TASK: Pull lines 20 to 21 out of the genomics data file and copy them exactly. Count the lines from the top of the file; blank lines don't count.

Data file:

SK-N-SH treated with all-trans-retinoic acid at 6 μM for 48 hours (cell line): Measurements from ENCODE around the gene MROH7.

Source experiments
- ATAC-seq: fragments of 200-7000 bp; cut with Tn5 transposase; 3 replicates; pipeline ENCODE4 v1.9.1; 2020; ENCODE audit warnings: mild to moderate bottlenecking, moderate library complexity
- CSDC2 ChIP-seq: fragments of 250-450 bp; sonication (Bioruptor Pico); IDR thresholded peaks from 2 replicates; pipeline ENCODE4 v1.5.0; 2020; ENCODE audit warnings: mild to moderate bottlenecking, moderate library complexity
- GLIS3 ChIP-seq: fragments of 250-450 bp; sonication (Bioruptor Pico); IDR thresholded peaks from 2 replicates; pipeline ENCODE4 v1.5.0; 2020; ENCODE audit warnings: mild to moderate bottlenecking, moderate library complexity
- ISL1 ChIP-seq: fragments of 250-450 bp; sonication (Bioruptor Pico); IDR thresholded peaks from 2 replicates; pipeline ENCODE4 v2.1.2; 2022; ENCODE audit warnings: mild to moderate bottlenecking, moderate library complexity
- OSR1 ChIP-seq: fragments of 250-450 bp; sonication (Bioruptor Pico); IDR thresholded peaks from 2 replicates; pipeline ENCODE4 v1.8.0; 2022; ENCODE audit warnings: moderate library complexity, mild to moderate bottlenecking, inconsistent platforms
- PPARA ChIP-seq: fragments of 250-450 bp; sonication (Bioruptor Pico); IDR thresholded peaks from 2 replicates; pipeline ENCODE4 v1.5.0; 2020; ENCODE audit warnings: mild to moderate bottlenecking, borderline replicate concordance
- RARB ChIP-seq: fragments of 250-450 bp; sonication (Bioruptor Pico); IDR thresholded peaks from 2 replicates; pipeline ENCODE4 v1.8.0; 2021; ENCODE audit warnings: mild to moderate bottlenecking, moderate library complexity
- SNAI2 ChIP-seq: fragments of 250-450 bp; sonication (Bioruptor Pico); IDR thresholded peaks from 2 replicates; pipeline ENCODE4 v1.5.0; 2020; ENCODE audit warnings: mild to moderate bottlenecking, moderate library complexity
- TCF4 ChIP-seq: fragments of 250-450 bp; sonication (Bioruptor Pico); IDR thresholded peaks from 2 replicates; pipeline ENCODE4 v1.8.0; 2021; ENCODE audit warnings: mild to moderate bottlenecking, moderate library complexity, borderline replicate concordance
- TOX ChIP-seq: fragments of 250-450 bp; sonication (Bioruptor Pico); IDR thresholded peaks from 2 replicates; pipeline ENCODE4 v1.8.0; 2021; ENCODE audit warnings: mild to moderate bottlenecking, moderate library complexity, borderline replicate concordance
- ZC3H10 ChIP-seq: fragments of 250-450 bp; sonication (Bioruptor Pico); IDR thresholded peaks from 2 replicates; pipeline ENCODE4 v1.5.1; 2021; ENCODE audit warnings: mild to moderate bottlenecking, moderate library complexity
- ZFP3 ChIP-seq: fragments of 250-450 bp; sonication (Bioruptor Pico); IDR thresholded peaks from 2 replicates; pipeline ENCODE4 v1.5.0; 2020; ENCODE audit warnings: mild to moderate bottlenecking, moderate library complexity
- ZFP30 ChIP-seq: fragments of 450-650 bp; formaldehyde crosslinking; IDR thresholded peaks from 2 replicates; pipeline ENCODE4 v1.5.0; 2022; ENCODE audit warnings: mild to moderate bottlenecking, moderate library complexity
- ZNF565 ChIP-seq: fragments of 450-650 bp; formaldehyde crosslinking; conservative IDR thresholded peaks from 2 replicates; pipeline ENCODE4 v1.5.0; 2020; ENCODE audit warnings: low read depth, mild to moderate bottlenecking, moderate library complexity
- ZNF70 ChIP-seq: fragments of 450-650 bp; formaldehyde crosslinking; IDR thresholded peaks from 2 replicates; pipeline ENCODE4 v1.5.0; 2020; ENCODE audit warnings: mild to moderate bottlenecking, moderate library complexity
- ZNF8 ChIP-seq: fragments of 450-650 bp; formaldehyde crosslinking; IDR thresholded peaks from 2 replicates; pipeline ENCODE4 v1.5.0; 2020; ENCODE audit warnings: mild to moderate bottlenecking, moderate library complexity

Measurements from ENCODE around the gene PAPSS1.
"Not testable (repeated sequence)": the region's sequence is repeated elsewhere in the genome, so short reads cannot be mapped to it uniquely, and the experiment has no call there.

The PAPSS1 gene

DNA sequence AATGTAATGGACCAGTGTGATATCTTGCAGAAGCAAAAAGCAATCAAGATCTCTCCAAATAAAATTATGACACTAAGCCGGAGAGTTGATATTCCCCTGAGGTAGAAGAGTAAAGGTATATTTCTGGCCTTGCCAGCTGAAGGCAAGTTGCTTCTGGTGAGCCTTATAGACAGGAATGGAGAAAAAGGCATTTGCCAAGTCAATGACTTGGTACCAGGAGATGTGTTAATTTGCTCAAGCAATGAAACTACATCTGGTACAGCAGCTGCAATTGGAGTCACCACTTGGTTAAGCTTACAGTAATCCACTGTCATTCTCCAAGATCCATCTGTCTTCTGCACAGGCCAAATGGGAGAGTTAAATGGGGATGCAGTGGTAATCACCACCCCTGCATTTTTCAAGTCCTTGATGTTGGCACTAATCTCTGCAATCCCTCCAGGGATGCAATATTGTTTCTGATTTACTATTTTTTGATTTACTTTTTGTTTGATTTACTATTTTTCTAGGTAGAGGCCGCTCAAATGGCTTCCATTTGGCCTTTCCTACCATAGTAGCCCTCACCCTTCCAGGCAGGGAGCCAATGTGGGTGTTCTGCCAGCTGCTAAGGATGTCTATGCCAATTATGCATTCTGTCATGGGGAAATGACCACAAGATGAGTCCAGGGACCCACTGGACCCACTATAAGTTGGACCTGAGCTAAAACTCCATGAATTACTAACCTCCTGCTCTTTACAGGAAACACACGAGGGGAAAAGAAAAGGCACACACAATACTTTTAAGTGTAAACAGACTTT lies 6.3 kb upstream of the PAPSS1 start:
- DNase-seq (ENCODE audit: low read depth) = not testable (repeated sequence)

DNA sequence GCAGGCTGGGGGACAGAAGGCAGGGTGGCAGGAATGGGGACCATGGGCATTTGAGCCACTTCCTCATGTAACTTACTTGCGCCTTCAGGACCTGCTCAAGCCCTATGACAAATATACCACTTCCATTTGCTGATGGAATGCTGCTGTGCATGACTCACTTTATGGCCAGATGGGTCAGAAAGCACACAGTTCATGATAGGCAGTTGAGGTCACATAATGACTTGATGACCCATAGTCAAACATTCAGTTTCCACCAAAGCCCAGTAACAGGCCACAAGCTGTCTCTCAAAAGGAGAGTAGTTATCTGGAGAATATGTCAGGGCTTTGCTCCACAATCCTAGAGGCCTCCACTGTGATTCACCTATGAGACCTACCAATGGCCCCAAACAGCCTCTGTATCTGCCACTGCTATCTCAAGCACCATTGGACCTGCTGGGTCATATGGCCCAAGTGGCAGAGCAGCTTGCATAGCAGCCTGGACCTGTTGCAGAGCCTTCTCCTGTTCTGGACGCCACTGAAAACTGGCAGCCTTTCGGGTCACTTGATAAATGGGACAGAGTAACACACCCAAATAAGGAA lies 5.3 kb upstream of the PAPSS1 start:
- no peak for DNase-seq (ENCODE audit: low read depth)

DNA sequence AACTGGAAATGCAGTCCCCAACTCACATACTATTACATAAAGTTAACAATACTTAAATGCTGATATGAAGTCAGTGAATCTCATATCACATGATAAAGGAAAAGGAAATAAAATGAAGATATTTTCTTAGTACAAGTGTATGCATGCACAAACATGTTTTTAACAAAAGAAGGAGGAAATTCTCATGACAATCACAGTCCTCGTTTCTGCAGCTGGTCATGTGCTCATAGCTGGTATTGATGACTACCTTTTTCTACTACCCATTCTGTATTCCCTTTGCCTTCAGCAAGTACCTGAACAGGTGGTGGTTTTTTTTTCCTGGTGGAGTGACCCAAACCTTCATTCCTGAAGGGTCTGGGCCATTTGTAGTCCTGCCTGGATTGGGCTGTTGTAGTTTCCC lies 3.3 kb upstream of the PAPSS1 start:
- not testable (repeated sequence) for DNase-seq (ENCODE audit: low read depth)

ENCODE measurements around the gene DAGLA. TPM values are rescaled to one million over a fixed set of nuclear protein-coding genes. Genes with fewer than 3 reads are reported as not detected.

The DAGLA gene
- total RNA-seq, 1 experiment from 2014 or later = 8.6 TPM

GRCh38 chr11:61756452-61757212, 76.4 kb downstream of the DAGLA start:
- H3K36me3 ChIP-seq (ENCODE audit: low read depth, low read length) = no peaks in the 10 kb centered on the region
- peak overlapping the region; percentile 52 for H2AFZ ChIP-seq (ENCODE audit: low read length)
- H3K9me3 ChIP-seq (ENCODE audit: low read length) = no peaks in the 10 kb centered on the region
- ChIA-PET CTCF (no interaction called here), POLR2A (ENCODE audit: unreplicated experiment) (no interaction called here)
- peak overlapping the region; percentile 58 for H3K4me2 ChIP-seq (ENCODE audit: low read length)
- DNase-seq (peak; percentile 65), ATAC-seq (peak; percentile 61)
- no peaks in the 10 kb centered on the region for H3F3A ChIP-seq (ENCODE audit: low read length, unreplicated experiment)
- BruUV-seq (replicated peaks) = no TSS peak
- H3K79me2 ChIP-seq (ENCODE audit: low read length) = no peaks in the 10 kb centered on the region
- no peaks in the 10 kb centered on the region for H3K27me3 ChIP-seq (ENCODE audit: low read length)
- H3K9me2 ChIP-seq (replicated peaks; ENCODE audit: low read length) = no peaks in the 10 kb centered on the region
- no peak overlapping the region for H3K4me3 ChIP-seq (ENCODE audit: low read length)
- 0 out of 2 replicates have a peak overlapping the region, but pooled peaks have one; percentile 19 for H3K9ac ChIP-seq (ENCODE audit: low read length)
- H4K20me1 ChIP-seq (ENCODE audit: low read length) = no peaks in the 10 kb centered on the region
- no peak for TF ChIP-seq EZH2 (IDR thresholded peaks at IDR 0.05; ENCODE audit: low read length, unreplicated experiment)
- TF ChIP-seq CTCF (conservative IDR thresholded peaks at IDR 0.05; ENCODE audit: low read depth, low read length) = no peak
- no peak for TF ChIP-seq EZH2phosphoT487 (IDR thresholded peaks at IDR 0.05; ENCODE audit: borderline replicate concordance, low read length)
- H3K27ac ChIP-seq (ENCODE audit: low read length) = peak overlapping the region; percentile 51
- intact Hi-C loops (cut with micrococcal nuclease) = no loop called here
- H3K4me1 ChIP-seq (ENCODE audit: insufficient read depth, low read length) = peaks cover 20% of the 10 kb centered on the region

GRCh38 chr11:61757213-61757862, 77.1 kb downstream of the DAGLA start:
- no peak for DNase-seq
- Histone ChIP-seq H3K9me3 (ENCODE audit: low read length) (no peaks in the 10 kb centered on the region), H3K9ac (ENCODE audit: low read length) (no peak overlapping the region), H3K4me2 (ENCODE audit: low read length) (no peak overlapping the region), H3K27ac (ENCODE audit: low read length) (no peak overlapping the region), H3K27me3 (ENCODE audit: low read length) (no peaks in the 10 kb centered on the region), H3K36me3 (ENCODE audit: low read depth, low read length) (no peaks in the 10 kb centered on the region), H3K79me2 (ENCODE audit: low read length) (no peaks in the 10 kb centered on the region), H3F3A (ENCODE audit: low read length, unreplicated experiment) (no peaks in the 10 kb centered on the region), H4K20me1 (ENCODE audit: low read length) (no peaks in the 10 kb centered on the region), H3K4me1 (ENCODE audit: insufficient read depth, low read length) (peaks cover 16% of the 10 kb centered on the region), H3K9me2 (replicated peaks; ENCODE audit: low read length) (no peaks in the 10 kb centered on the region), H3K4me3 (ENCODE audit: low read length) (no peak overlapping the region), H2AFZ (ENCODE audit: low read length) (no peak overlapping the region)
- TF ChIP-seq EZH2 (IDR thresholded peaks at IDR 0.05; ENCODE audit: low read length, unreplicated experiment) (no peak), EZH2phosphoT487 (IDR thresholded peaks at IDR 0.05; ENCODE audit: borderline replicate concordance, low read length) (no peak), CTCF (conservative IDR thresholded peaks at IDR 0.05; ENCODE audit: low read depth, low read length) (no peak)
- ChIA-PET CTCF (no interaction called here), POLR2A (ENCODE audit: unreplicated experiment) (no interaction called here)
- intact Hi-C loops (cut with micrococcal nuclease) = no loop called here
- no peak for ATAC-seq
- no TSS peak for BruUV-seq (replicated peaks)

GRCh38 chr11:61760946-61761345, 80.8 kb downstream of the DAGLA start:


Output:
"Not testable (repeated sequence)": the region's sequence is repeated elsewhere in the genome, so short reads cannot be mapped to it uniquely, and the experiment has no call there.

The PAPSS1 gene